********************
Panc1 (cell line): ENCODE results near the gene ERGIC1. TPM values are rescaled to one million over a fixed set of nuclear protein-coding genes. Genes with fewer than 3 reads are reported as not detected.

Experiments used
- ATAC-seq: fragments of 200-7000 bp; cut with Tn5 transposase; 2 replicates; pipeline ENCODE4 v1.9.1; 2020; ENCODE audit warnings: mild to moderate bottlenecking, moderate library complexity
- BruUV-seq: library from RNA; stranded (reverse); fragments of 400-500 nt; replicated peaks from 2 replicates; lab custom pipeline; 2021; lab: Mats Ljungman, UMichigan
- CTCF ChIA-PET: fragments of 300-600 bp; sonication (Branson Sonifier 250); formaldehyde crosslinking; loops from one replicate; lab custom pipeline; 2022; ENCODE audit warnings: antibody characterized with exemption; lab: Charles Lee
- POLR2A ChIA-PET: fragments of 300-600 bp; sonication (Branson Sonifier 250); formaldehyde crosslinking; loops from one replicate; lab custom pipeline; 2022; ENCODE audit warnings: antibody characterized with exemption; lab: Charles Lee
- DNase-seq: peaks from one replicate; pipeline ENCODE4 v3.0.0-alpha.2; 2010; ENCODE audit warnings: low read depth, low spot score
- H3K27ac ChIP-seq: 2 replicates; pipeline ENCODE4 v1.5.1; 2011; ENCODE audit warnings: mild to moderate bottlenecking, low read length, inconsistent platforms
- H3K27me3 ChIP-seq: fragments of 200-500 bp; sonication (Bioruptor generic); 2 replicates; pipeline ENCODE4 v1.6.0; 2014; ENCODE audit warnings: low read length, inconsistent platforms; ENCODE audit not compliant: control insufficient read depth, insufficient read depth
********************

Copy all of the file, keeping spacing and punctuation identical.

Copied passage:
Panc1 (cell line): ENCODE results near the gene ERGIC1. TPM values are rescaled to one million over a fixed set of nuclear protein-coding genes. Genes with fewer than 3 reads are reported as not detected.

Experiments used
- ATAC-seq: fragments of 200-7000 bp; cut with Tn5 transposase; 2 replicates; pipeline ENCODE4 v1.9.1; 2020; ENCODE audit warnings: mild to moderate bottlenecking, moderate library complexity
- BruUV-seq: library from RNA; stranded (reverse); fragments of 400-500 nt; replicated peaks from 2 replicates; lab custom pipeline; 2021; lab: Mats Ljungman, UMichigan
- CTCF ChIA-PET: fragments of 300-600 bp; sonication (Branson Sonifier 250); formaldehyde crosslinking; loops from one replicate; lab custom pipeline; 2022; ENCODE audit warnings: antibody characterized with exemption; lab: Charles Lee
- POLR2A ChIA-PET: fragments of 300-600 bp; sonication (Branson Sonifier 250); formaldehyde crosslinking; loops from one replicate; lab custom pipeline; 2022; ENCODE audit warnings: antibody characterized with exemption; lab: Charles Lee
- DNase-seq: peaks from one replicate; pipeline ENCODE4 v3.0.0-alpha.2; 2010; ENCODE audit warnings: low read depth, low spot score
- H3K27ac ChIP-seq: 2 replicates; pipeline ENCODE4 v1.5.1; 2011; ENCODE audit warnings: mild to moderate bottlenecking, low read length, inconsistent platforms
- H3K27me3 ChIP-seq: fragments of 200-500 bp; sonication (Bioruptor generic); 2 replicates; pipeline ENCODE4 v1.6.0; 2014; ENCODE audit warnings: low read length, inconsistent platforms; ENCODE audit not compliant: control insufficient read depth, insufficient read depth